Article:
Krishnamacharya was also a man that followed the entire path, ate properly according to yogic and ayurvedic standards and was a purist. What we have today is a bunch of people uneducated partying and just doing exercise. Krishnamacharya can do all the various asanas without having biomechanical correctness due to the fact that he was pure from his lifestyle and intake. Today caffeine addicted, no idea what is healthy teachers are walking around not living the lifestyle and that takes a big toll. Just proper digestion is so important in a yoga practice. Hell, ask 100 yoga teachers why you must have an empty belly for practice and they won't have a clue why. They don't follow it. Understanding the science behind it all allows the actual science to be followed. If you understand that having anything in your stomach during practice will actually clog the channels and cause disease then everything becomes clear and the practice actually has the intended effects. It is not brainsurgery but it is also not whatever you want to make it. Who actually knows how to use the bandhas? I haven't met one person that calls themself a yoga teacher that knows much less has even heard of them. You gotta ask yourself, what is it that is being practiced?

    • __MikeG__ says:

      Depends on perspective as to whether yoga is being taught in the west. If viewed from the perspective of the original Hatha yogis, then there is not a person alive today in the east or west that is practicing authentic Hatha yoga. Their practices, beliefs and austerities do not fit into modern times.

      I share your dislike of many of the modern forms of exercise yoga. I think I will snap the next time I hear of some clown producing another yoga style like "Yoga Booty Ballet". Drives me nuts.

      On the plus side, IMO, is that there are also many in the west who are building new yoga systems by simultaneously using the best of ancient wisdom while rejecting the supernatural garbage that is also found in these ancient belief systems.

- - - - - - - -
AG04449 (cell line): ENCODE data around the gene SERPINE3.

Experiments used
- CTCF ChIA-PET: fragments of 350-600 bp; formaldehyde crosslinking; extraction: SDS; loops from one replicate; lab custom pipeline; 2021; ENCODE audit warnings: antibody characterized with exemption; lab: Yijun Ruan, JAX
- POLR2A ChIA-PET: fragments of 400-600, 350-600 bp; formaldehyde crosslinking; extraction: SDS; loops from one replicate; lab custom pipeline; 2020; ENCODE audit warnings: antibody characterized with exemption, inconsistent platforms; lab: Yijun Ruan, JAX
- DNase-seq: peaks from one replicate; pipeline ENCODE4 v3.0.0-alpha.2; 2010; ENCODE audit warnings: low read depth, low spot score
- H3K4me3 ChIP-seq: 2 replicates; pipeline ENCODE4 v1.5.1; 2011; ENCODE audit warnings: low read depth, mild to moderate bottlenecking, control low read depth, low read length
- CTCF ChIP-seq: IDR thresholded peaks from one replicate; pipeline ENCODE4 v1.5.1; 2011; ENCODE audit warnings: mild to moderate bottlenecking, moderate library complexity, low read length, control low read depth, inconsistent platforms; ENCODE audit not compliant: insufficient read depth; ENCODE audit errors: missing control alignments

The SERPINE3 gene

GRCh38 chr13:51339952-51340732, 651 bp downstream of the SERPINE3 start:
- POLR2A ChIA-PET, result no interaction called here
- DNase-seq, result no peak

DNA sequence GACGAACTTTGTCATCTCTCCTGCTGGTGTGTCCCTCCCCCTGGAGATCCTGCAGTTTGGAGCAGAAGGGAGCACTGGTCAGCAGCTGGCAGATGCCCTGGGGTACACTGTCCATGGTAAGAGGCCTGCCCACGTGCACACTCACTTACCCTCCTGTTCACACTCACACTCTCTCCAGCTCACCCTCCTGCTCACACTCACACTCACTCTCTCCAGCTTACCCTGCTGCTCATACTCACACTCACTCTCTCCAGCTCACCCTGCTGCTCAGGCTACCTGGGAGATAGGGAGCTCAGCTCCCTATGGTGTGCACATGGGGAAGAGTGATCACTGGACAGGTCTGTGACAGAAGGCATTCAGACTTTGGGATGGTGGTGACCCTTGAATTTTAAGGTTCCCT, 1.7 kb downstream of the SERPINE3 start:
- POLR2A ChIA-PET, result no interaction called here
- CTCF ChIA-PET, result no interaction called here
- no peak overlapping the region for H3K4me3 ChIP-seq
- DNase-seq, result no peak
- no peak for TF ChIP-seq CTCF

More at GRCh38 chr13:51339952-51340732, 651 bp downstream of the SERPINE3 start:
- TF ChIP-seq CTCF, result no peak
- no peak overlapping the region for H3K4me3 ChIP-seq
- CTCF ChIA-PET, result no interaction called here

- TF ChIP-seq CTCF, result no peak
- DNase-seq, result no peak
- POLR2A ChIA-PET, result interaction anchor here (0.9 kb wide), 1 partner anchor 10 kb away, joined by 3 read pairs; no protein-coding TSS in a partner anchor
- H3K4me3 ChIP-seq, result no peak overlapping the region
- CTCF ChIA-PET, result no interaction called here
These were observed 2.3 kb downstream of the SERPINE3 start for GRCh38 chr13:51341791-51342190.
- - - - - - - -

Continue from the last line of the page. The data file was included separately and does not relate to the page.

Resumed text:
Even a cursory study of the history Yoga as a school of Indian philosophy quickly reveals that Yoga philosophy was never a static belief system. Yoga philosophy has always changed with the times.

  11. Vision_Quest2 says:

    "My sense is that people who most benefit from certain approaches tend to end up in those systems after having tried some of the others that were not beneficial for their particular bodily needs. Everyone thinks they have found the superior or perfect system, but what really happens is that groups of people with similar body types or genetic tendencies tend to find one another and follow yoga systems that are selectively beneficial."

    SOMEBODY had to say it–I'm glad it was you—so while I admire Ashtangis' take on spirituality, I know I could never be one, myself.

    Not only that, but conscious dance and some forms of dance have been increasingly calling out to me … replacing full sessions of my yoga practice …

    • __MikeG__ says:

      Yep. IMO, in modern times, and especially the west, we have become disconnected from our bodies and environment. That is why yoga, even when performed purely as exercise, calls to so many. Even when lacking an "real" underlying philosophy just getting up and moving reconnects many with something they never knew they needed.

  12. "My sense is that people who most benefit from certain approaches tend to end up in those systems after having tried some of the others that were not beneficial for their particular bodily needs. Everyone thinks they have found the superior or perfect system, but what really happens is that groups of people with similar body types or genetic tendencies tend to find one another and follow yoga systems that are selectively beneficial."

    Oh, but this is a truism that applies far beyond this. I'm thinking additionally of the fanaticism some folks argue about in terms of diet whether it be Macrobiotic, Paleo, Raw Foods, Vegan, Vegetarian, etc. (I went for alphabetical order – not ranking intended…)

  13. Blake Abramovitz says:

    Seems like knowledge is knowledge wherever it developed, and by whomever it was developed. The body is the body, whatever era, and if someone figures stuff out about it that's helpful, then that new insight should become a part of the evolving yoga tradition, whether they were an Indian, a Scandinavian or a Swede.